New shops, restaurants and services are landing at Charlotte/Douglas International Airport, a sign that airport retail is strong despite the post-Sept. 11, 2001, shakeout, US Airways woes, high energy prices and other uncertainties.
Concessionaire HMSHost reported that the airport businesses it oversees at Charlotte/Douglas will gross an estimated $70 million this year. At least 10 percent goes to the airport. HMSHost's airport business tenants employ about 1,000 people.
Airport aviation director Jerry Orr said sales inside the terminal already are up about 16 percent this year compared with the same period last year, which he credits to an increased number of flights.
New storefronts include:
Yadkin Valley Wine Bar. This shop, which opened April 1 on the connector to the D and E concourses, showcases the wines of 10 N.C. vineyards. The Yadkin Valley association won a federal grant to help it open the bar as an effort to support the growing N.C. wine industry.
Jamba Juice. This smoothie maker, also on the D/E concourse connector, was rated in Restaurant News magazine one of the year's hottest concepts.
Forever Silver. This shop next to Jamba Juice, featuring trendy silver jewelry, aims at younger clientele. It's the third East Coast location for the company.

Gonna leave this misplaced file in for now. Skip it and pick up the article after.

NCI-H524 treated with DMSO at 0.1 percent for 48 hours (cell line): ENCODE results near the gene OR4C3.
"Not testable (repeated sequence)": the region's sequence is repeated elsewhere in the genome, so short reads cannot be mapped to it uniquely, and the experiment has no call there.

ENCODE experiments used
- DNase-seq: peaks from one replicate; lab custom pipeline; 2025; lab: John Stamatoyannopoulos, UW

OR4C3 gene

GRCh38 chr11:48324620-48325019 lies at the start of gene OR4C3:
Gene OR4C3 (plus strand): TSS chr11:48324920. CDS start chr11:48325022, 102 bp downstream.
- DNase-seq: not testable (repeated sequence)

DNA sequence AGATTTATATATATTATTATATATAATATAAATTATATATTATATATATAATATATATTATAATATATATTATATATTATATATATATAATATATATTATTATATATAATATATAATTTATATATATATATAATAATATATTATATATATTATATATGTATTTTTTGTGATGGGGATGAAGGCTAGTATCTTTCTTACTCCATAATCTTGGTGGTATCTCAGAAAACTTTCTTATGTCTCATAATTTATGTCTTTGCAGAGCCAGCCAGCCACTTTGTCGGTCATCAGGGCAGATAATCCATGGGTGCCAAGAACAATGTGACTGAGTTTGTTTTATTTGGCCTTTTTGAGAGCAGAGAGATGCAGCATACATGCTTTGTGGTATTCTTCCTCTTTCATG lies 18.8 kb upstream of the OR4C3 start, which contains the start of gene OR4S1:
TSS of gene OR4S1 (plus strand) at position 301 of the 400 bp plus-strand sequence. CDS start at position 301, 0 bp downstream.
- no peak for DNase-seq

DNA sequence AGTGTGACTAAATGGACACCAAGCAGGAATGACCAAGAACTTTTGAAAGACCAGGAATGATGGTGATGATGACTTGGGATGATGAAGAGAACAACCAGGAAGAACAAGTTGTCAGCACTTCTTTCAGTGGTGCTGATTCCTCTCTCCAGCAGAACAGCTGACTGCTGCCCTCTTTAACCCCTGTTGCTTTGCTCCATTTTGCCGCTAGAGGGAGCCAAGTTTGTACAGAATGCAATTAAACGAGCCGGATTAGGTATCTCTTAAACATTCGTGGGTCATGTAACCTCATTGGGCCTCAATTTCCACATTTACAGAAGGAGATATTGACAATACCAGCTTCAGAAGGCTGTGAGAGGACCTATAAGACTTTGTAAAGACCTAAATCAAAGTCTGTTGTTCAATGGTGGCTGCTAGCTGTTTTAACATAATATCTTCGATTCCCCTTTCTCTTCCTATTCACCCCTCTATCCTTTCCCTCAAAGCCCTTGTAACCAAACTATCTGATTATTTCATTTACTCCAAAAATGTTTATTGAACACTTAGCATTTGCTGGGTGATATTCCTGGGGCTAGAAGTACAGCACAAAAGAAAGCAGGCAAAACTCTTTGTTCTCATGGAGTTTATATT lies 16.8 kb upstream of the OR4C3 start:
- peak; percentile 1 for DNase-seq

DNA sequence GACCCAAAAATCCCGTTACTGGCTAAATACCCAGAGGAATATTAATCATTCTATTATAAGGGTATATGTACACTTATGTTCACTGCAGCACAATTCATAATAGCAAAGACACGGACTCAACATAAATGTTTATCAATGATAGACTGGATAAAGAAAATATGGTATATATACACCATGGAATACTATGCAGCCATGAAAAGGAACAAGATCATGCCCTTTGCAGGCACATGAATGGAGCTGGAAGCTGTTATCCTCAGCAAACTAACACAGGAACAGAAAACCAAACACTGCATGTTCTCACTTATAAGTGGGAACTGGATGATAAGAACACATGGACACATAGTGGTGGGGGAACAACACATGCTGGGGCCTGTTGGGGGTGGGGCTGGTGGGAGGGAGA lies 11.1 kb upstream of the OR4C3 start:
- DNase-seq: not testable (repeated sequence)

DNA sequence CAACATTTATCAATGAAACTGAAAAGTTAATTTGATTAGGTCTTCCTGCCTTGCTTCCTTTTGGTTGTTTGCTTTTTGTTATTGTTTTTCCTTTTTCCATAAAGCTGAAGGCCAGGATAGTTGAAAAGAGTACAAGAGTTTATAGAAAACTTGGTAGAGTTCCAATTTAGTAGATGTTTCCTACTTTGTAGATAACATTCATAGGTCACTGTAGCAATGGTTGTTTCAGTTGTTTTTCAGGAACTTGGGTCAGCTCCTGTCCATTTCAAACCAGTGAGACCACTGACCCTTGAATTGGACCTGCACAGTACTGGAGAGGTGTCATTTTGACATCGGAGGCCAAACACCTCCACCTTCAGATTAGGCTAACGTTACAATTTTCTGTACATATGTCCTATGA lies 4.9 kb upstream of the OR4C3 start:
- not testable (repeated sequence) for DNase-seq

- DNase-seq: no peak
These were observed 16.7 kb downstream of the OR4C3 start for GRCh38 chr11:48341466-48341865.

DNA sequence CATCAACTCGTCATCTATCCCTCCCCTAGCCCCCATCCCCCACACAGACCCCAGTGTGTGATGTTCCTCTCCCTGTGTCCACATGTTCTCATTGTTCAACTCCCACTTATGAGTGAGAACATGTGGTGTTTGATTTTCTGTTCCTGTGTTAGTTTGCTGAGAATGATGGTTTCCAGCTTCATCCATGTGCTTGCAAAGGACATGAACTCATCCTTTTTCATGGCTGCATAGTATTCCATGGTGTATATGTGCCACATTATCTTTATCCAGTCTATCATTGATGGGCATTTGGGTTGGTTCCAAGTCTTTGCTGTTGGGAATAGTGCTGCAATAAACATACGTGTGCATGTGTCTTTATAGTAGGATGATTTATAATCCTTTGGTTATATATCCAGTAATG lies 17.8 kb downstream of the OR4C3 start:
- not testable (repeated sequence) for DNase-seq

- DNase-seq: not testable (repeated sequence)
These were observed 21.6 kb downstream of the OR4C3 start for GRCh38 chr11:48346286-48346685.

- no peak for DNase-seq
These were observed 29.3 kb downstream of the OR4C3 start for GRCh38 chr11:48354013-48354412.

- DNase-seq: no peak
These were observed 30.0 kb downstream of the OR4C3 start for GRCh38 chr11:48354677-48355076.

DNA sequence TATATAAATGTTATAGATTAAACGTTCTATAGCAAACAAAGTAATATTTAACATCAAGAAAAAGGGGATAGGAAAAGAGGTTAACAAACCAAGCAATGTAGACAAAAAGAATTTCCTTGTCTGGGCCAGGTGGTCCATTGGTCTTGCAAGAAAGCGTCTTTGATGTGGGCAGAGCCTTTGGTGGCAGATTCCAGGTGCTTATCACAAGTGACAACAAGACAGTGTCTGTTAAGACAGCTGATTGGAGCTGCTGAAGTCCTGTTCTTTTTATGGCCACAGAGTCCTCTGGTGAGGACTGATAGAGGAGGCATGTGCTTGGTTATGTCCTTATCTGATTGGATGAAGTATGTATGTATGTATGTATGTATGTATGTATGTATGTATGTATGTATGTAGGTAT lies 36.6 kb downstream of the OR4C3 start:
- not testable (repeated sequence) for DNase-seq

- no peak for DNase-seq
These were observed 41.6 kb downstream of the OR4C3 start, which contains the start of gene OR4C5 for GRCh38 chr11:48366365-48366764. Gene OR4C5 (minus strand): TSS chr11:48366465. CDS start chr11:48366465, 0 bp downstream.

And the airport has several new arrivals coming soon:
You won't need a ticket to visit the latest Starbucks spot -- it'll be on the upper level, opposite the B security checkpoint. With the new addition, the airport will claim a total of six Starbucks outlets. "I'm not sure you can have too many Starbucks," Orr said.
The airport is in talks with Palm One to sell hand-held gadgets including Palm Pilots, Blackberries and iPods inside the terminal. A similar store inside Atlanta's airport sells more than $1.5 million in merchandise annually, officials say.
Terminal Gateway Spa plans to open this summer and offer manicures, pedicures, massages, facials and hot shaves at the airport's D/E connector.
Other expected arrivals include an Executive Shine shoeshine spot, a second Lids hat store and possibly a Rocky Mountain Chocolate Factory sweet shop.
Orr said the businesses are becoming more astute about recognizing the disposable income of business travelers and at targeting merchandise to their needs.
"I think there's a general upscale trend in Charlotte," he said. "If upscale's what they want, it's what we'll give them."
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